In Swapnil Tripathi Vs. Supreme Court of India, the apex court had allowed the live-streaming of court proceedings connected with matters pertaining to constitutional issues and also issues involving national importance. This was considered a step towards bringing transparency, as the court had said the openness was like “sunlight” which is the “best disinfectant”.
In this matter, senior advocate Indira Jaising had moved an application before the apex court to frame rules regarding the live streaming of national and constitutionally important cases. A bench headed by Justice Arun Mishra has declined to pass any order on a plea for live streaming of important national and constitutional cases, and instead placed it before the Chief Justice on the administrative side.
The Bench rejected the plea by saying that “there cannot be any mandamus from the judicial side of the Court. The decision has to come from the administrative side alone, there cannot be a judicial command”.
The court’s judgment came on a plea by a law student, Swapnil Tripathi, and others, saying live streaming of the proceedings will allow people to access first-hand information. It will reduce dependence on second-hand narrative, serve educational purposes, and enhance the Rule of Law and legal understanding.
The plea had sought the initiation of a pilot project where a specific category of cases, constitutional and national importance, argued for final hearing before the Constitution Bench, would be live-streamed.
Advocate Jaising insisted someone must act on the outcome of judgment which was delivered in 2018, and also contended before the court she has been effectively pursuing this, but her efforts have not borne fruition.
Justice Mishra said that “the judgment cannot be the last word, it can only be suggestive. The judgment cannot be binding. The compulsion to frame guidelines is not the final word”.
Justice Mishra said that ‘the administrative side cannot be compelled to frame rules by way of a judicial order’. The court noted that what was accepted by the court in 2018 was a pilot project. “Let’s see if the pilot project works..but not like this. You can’t compel us to enforce anything.”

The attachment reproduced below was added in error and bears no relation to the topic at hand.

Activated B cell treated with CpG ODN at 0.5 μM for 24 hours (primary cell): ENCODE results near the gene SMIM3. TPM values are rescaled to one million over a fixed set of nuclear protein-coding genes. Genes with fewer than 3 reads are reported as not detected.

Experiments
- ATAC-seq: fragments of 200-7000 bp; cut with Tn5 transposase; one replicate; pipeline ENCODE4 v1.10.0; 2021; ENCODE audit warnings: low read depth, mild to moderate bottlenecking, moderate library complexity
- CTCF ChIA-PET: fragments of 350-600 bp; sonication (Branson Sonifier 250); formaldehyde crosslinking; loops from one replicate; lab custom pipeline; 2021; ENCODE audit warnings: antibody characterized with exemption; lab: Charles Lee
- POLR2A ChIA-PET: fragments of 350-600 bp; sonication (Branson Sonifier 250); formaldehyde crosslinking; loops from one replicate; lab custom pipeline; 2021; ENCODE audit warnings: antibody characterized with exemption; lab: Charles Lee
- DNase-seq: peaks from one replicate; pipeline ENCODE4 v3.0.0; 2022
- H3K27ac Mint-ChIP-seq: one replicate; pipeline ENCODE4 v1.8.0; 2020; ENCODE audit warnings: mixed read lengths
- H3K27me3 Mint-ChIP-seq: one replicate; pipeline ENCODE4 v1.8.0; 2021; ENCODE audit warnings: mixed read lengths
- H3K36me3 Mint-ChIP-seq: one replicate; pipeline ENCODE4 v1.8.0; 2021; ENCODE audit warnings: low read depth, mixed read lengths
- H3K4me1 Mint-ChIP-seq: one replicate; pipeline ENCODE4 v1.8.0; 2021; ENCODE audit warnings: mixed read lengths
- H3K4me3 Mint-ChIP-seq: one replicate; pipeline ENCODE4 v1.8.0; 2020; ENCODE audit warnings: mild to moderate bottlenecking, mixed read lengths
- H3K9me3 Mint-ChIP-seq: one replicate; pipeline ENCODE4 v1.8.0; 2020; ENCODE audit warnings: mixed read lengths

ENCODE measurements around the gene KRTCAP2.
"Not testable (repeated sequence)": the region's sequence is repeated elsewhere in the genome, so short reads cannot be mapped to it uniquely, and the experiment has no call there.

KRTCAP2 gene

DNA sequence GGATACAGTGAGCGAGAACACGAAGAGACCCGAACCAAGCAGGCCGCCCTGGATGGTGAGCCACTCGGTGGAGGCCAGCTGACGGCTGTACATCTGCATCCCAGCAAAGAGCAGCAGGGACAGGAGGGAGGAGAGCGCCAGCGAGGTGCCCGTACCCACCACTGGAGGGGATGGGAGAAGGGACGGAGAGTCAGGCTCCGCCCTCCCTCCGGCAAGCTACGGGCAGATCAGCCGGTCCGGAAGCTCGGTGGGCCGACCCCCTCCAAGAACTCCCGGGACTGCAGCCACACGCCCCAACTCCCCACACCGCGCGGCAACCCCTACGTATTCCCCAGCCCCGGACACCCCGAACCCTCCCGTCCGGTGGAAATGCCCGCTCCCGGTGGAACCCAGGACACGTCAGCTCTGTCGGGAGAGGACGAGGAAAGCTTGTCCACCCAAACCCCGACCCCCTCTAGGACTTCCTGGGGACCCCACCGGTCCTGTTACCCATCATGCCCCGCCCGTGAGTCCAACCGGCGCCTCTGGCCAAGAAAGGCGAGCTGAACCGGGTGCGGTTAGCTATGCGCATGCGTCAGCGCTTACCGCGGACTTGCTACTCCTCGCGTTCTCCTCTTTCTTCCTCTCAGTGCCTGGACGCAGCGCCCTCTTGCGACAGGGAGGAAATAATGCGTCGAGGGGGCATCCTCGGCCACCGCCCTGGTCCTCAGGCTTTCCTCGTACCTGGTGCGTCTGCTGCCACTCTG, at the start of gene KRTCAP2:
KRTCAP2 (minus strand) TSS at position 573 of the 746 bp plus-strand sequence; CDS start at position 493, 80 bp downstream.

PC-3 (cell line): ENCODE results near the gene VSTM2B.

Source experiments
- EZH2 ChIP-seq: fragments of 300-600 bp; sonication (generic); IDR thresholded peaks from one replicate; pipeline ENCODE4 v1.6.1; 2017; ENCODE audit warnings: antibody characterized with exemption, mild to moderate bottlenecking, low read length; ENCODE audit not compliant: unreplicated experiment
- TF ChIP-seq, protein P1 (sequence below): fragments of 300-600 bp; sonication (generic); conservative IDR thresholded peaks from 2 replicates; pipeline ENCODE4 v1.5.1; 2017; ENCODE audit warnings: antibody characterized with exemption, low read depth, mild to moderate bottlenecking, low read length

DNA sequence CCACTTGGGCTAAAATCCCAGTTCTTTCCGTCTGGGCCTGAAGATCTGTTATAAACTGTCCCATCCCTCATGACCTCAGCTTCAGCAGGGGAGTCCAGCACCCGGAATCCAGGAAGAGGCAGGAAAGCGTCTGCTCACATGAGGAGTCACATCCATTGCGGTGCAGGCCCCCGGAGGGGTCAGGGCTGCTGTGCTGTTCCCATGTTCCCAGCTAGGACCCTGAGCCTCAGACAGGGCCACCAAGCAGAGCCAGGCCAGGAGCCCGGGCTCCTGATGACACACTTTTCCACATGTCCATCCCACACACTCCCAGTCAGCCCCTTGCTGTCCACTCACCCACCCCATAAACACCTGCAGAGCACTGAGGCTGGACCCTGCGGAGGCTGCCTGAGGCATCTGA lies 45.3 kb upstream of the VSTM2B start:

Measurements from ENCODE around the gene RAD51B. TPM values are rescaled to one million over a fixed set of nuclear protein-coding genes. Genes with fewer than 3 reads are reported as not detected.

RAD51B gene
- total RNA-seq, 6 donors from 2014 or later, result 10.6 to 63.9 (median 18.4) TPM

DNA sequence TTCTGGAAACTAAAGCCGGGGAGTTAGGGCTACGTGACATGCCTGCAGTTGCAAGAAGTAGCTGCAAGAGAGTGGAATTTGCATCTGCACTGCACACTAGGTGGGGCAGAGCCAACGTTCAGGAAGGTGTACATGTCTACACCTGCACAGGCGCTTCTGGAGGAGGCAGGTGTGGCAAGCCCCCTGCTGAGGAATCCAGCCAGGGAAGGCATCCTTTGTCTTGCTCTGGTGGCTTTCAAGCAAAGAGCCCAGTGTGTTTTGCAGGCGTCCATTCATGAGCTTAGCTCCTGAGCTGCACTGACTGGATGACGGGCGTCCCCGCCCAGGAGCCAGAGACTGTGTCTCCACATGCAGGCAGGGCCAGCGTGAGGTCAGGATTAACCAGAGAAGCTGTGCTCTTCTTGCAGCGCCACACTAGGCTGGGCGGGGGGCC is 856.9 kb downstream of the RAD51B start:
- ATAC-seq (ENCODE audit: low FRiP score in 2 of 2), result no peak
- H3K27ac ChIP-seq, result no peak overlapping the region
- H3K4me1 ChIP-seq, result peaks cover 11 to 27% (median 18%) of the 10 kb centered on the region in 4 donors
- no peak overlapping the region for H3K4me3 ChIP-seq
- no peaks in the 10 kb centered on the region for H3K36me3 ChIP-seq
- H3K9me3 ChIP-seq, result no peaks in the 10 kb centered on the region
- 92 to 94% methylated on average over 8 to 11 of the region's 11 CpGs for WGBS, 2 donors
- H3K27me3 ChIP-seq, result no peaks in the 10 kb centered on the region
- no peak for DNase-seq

Advocate Jaising argued it has been over a year to this judgment, which ruled that appropriate guidelines be framed. ” I have been writing to the Secretary-General to understand what is the progress…..live streaming is access to justice. It is for people not present in the court to observe cases of national importance”.
Attorney General KK Venugopal told the bench that the Secretary-General has started the process of installing infrastructure for live streaming.
Justice Mishra said the Chief Justice of India, as the administrative head of the Supreme Court, had to take the final call on live-streaming of proceedings and the Bench cannot “compel” him.
“Can we issue a command to Parliament to do this or that? Its effect will be zero”, Justice Mishra compared the situation.
Justice Mishra repeated, “We cannot pass any mandamus nor can we compel [SC administrative side for live-streaming of important court proceedings]”.
To this, Ms. Jaising said, “very well, I will pursue the matter with the Chief Justice”.
Now the application, filed by Jaising, has now been listed before the administrative roster of the Supreme Court, headed by Chief Justice of India SA Bobde.